No. Zbay, and Zcash, are experimental technologies. More generally, given the state of computer security, you should avoid using electronic means to communicate anything that could cause unacceptable harm to you if discovered.
Direct messages you send to another user should be as private as any Zcash encrypted memo. You can learn more about Zcash encrypted memos here.
Messages sent to a channel are as private as Zcash encrypted memos and the viewing key to that channel. Like a Bitcoin address or a Google Doc set to “anyone with the link”, the key provides full access. Unlike a Google Doc, messages on a Zcash channel can’t be deleted, so anyone with access, or anyone who controls a medium the key passes through, could potentially access all messages sent to that channel forever.
No. In channels with large numbers of people, it’s likely that one of the participants will eventually leak the key or messages themselves, to some other medium. Even if the key is kept secure, it’s likely that the discovery of bugs or advancements in cryptography (e.g. quantum cryptography) will make all or some Zbay messages public at some point in the future. That said, in an age where intelligence agencies and companies routinely scoop up data and store it forever, this is true for most encrypted communication.
No. If you delete your account, you will lose access to your messages. But your messages will still be accessible to recipients.
If someone has your Zcash address or username, you can receive messages and funds from them without revealing your IP address or identity, if Zcash’s anonymity claims are correct. (Note that your IP address would be visible as a Zcash or perhaps Zbay user, and there may not be many of those.) On the other hand, replying, sending messages, registering an account, or creating a public channel could reveal your IP address to an attacker who was actively monitoring the Zcash network at that moment.
Our hope is that the Zcash team will address sender anonymity in the future, and tools like VPNs or Tor may provide additional anonymity protection in the meantime.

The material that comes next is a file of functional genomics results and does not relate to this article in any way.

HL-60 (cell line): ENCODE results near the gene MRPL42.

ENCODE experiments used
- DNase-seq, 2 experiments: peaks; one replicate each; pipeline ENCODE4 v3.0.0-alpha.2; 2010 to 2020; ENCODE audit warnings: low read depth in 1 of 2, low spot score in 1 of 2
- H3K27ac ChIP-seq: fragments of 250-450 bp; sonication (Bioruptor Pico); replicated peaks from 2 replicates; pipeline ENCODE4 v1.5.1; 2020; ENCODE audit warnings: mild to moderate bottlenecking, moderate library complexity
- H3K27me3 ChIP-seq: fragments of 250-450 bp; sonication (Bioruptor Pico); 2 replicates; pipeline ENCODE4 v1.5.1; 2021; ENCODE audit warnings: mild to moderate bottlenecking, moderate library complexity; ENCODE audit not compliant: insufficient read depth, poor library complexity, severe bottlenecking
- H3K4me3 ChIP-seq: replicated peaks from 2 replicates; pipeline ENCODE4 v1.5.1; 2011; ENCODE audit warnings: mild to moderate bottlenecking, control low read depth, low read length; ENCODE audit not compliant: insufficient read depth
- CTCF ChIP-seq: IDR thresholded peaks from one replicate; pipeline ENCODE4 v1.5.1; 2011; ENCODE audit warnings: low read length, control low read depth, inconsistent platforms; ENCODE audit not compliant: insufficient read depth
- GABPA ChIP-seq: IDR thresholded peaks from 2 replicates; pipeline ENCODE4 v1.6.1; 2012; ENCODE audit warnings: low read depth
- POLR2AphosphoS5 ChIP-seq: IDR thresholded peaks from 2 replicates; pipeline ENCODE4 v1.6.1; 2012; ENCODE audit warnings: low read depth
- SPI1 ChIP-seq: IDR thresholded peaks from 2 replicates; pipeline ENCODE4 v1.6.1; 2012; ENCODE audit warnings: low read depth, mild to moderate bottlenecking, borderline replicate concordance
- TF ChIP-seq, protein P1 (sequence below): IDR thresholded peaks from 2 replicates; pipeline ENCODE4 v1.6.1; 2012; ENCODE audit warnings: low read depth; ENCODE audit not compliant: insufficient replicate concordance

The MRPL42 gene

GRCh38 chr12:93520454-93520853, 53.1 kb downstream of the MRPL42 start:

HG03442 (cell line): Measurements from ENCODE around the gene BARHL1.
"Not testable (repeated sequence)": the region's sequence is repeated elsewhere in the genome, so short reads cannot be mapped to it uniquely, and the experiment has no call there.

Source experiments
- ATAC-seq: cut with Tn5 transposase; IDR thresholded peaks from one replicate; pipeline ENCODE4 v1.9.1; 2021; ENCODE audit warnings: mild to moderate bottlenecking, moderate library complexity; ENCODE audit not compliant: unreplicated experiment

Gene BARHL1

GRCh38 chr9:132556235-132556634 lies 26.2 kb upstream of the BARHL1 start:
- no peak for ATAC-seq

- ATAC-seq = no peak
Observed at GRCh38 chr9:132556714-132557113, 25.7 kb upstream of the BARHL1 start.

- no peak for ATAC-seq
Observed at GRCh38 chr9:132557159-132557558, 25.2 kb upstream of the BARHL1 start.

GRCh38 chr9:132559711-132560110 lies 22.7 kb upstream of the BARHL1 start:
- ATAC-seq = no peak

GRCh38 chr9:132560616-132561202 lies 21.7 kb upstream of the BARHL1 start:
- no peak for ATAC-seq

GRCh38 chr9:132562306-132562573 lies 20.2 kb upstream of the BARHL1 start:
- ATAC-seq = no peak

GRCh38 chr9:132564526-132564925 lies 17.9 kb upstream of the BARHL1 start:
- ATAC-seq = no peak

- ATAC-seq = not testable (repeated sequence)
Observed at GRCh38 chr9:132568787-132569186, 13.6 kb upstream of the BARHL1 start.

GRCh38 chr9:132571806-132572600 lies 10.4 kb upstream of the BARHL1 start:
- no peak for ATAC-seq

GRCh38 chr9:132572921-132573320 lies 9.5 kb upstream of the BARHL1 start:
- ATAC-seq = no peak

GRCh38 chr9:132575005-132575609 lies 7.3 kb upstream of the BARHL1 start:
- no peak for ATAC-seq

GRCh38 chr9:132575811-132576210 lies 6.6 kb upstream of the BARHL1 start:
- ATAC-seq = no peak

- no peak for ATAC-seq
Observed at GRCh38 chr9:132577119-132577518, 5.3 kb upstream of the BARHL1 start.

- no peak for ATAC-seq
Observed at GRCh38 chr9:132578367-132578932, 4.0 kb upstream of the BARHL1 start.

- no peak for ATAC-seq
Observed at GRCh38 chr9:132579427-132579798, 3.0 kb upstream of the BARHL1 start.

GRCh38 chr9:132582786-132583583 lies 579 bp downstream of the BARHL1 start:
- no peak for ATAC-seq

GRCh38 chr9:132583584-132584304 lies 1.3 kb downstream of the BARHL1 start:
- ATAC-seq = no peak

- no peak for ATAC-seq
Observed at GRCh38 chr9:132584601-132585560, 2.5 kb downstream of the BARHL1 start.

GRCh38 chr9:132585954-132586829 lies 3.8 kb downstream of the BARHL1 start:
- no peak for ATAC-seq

Zbay messages use Zcash shielded transactions, so sender and recipient metadata is encrypted. You can learn more about shielded transactions here.
However, there may be methods to guess who is talking to who (e.g. based on the timing of messages) or through other attacks.
Yes, Zbay includes basic Tor support, which lets you instruct the
Zcash node to connect through Tor. However, there are important
about Tor support in Zcash. To use Tor,
install Tor Browser, run it, select the “Connect through Tor” option on startup, and
make sure the proxy URL is correct.
Not at the moment. The option of connecting with Tor was removed with the release of a light client version of Zbay.
Yes! You can earn money by sharing Zbay with friends. It works like an affiliate code. You can send them a small amount of money (say, $1 if you like) to encourage them to install Zbay, including your address in the invitation link to receive a small percentage of what they spend, at least until they update their donation settings. (You could even send the link to a large audience, offering a larger sum of money as a prize. The first person to import the link would win the prize, and you would receive a share of whatever funds all users who accepted the invitation spend on Zbay.)
You can earn money by starting a channel. Channel owners receive small amounts of money when messages are sent to a channel, and they can set the minimum spend required for a message to be visible. This can help reduce spam, but it can also earn revenue for the channel, to support the work of moderation, for example.
Finally, you can advertise and sell physical or digital goods on Zbay, too. The market is likely to be very small at first. But if you’d like to pioneer a new kind of platform, try it out. Because Zbay doesn’t have a built-in ratings system (yet) we recommend focusing on building a reputation with a small group of people as a trusted seller and working up from there.
Yes. The channel owner can appoint moderators, and moderators can hide posts, hide all posts by a certain user, ban messages to the channel from unregistered users, and set a minimum spend to message the channel.
No, they can only instruct the Zbay app to hide them from users. Messages cannot be deleted.